An article Ragan’s PR Daily ran last week titled “Is the Traditional PR Pitch Dead?” flirted with the notion that it’s possible to practice PR without pitching media and bloggers. The author, Rachel Farrell, concluded (and I agree)that social media is a path to news, not a replacement for it, and that pitching thought leaders and who shape opinion is still a good idea. The art of the pitch still matters.
I’ll go a step further and say that the pitch has never been more important to PR than it is today.
The pitch is the art of describing the very core of a story, and it drives right to heart of why the story would be of interest or importance to the audience.
Just as a pitch – whether delivered via email or phone — is designed to attract the attention of a journalist, that same pitch can also be used to attract your brand’s publics.
In fact, we need to think about leaving multiple pitches into messages, in order to attract the reader keep the audiences’ attention and guide them along the path that we’ve created, all the way to the outcome we intend.
Even if pitching traditional media and connected bloggers isn’t part of the remit of the particular project, ultimately the success of the message hinges on the pitch, and here’s why:
The pitch will win attention: When appealing to online audiences, it’s crucial that you surface that essential why in the story as quickly as possible. Think about starting your press release, for example, with a pitch.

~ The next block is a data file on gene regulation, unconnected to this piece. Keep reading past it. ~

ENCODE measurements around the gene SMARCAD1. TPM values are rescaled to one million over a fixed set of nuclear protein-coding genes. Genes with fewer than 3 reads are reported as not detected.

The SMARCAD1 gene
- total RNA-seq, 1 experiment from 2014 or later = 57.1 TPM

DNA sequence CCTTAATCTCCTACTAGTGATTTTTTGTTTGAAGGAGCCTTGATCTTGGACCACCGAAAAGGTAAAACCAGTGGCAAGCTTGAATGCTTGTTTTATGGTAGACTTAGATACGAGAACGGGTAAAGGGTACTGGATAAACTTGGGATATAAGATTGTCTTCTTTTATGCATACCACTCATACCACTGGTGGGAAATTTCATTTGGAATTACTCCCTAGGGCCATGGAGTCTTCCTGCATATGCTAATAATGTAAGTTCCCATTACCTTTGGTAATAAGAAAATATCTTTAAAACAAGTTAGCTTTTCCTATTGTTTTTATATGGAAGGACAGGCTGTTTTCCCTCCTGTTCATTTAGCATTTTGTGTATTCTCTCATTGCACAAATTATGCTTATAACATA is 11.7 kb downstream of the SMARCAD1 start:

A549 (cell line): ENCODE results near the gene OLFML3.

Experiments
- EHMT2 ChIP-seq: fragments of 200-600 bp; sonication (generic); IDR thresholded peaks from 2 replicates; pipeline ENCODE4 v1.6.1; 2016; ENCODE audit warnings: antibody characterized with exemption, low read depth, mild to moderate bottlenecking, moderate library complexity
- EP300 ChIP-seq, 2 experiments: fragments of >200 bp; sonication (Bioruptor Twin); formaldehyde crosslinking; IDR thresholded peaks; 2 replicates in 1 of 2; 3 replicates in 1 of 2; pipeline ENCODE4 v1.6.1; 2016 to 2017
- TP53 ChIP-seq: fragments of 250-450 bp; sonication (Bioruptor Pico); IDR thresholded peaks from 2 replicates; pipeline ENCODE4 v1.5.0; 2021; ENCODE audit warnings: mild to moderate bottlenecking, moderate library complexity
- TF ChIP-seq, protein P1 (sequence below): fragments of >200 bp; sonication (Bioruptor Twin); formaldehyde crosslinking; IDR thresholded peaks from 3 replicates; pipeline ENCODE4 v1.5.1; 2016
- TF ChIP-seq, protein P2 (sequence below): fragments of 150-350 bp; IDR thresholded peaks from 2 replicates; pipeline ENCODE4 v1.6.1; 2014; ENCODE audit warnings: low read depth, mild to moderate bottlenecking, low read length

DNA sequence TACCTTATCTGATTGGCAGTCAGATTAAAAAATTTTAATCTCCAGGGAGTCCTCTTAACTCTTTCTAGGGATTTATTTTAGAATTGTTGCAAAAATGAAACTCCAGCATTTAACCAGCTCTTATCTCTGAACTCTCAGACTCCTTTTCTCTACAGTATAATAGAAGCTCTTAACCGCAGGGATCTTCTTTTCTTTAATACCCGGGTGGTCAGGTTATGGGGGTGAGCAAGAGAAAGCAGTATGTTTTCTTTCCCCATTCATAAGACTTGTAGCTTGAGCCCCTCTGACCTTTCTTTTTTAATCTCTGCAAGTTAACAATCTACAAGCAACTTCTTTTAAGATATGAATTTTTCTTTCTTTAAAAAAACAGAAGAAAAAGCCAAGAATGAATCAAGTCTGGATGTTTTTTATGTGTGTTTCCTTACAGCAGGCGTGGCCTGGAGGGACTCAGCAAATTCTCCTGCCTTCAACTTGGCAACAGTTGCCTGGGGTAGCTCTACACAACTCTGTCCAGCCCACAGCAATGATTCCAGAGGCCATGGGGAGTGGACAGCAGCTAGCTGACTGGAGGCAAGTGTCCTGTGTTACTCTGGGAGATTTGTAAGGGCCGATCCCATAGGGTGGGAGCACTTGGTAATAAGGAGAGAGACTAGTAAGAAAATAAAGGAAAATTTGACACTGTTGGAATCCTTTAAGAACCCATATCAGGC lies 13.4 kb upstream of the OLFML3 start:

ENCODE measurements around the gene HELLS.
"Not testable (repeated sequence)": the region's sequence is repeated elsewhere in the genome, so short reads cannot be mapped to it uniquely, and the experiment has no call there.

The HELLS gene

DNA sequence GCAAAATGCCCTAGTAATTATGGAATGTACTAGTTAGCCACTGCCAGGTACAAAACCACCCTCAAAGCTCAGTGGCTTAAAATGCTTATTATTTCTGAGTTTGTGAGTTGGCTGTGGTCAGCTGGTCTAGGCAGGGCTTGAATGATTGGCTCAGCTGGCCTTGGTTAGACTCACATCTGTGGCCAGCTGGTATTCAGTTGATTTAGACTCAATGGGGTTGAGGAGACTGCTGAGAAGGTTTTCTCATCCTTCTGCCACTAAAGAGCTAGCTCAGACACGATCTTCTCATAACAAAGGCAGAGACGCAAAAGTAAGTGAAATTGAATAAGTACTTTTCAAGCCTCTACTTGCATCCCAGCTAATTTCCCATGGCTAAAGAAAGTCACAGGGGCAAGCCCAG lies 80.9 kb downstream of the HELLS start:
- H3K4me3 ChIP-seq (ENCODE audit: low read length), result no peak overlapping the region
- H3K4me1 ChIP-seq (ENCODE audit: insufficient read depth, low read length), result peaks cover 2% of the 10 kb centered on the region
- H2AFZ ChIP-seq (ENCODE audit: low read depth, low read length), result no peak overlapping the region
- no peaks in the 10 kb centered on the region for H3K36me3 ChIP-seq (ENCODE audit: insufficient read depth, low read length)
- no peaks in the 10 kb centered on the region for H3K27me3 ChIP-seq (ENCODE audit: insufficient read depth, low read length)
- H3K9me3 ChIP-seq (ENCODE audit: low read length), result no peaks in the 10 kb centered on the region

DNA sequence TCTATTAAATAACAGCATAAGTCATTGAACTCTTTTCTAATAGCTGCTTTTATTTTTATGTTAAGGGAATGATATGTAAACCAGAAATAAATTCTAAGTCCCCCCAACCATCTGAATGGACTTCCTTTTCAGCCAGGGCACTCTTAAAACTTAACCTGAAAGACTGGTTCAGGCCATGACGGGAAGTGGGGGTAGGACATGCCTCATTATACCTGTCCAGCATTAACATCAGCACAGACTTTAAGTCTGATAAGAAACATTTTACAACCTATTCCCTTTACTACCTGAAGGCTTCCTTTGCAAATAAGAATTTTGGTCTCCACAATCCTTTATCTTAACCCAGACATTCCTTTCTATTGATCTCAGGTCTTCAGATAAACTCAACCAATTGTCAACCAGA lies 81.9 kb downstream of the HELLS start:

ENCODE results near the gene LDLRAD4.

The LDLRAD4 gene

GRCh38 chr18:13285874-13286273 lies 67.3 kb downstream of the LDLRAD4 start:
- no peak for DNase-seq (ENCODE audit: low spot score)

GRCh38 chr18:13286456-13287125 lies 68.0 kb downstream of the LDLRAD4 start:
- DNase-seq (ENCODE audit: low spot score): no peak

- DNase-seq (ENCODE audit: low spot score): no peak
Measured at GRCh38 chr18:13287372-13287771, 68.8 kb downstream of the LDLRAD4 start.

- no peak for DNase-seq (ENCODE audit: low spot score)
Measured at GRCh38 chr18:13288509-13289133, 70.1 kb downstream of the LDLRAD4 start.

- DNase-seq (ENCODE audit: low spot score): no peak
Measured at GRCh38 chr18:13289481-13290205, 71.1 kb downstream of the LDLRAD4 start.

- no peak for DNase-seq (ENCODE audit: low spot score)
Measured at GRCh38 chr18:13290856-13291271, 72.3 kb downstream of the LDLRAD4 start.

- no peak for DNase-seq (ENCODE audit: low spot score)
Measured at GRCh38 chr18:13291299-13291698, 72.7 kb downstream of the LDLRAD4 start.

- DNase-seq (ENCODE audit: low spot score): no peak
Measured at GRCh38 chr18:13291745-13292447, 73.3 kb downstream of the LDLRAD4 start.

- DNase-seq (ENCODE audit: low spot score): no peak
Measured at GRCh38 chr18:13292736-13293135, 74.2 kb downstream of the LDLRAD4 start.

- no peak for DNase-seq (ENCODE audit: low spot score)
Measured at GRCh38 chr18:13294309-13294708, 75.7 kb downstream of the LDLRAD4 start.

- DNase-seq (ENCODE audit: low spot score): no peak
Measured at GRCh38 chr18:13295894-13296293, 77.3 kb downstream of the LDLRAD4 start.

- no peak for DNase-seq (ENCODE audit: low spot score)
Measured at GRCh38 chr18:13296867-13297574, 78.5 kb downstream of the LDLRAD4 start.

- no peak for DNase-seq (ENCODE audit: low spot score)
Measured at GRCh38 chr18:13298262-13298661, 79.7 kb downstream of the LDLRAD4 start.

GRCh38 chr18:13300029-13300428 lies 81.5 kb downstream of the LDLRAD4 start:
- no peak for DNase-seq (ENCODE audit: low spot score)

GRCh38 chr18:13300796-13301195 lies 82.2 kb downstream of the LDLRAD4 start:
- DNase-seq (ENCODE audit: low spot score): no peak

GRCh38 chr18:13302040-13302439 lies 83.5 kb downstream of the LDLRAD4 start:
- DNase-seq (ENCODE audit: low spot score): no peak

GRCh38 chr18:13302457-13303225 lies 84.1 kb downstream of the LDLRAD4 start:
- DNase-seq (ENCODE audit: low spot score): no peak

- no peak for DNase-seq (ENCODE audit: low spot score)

Keep pitching to hold attention: But don’t stop pitching for attention with the headline. Once you have the attention of the reader (or in the case of a video, the viewer,) you have to keep it. Keep pitching throughout the message to keep the audience engaged. How do you do this? Keep surfacing those crucial nuggets that describe why the story matters, and lead your audience through the message, laying a trail with these compelling ideas.
Close the deal with a pitch: What’s the outcome you want the audience to take? If you’ve kept the audience’s attention throughout the whole message, you’ve managed to generate a lot of interest. Well done! But now is not the time to take your foot off the gas. Encourage the reader to take the next step, and use a pitch to do it.
Abandoning the power of the s the last thing I would do. As the availability of information multiplies and attention spans correspondingly decrease, honing the ability to craft messages designed to garner, keep and guide audience interest is important, and the pitch is a tactic that translates especially well to today’s attention market.